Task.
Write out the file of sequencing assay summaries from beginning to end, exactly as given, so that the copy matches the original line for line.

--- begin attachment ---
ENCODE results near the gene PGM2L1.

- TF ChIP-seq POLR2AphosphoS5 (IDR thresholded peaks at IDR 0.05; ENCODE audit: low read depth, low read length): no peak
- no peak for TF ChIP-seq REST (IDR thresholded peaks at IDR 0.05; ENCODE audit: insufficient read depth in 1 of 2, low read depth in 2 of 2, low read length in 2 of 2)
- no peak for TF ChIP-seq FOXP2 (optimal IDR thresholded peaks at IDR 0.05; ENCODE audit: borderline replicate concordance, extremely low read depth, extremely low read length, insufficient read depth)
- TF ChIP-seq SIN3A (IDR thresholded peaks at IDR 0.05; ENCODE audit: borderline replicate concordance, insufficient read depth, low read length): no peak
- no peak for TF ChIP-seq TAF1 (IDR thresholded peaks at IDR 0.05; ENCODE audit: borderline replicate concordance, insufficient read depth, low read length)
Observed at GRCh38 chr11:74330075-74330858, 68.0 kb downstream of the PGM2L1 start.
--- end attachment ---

ENCODE results near the gene PGM2L1.

- TF ChIP-seq POLR2AphosphoS5 (IDR thresholded peaks at IDR 0.05; ENCODE audit: low read depth, low read length): no peak
- no peak for TF ChIP-seq REST (IDR thresholded peaks at IDR 0.05; ENCODE audit: insufficient read depth in 1 of 2, low read depth in 2 of 2, low read length in 2 of 2)
- no peak for TF ChIP-seq FOXP2 (optimal IDR thresholded peaks at IDR 0.05; ENCODE audit: borderline replicate concordance, extremely low read depth, extremely low read length, insufficient read depth)
- TF ChIP-seq SIN3A (IDR thresholded peaks at IDR 0.05; ENCODE audit: borderline replicate concordance, insufficient read depth, low read length): no peak
- no peak for TF ChIP-seq TAF1 (IDR thresholded peaks at IDR 0.05; ENCODE audit: borderline replicate concordance, insufficient read depth, low read length)
Observed at GRCh38 chr11:74330075-74330858, 68.0 kb downstream of the PGM2L1 start.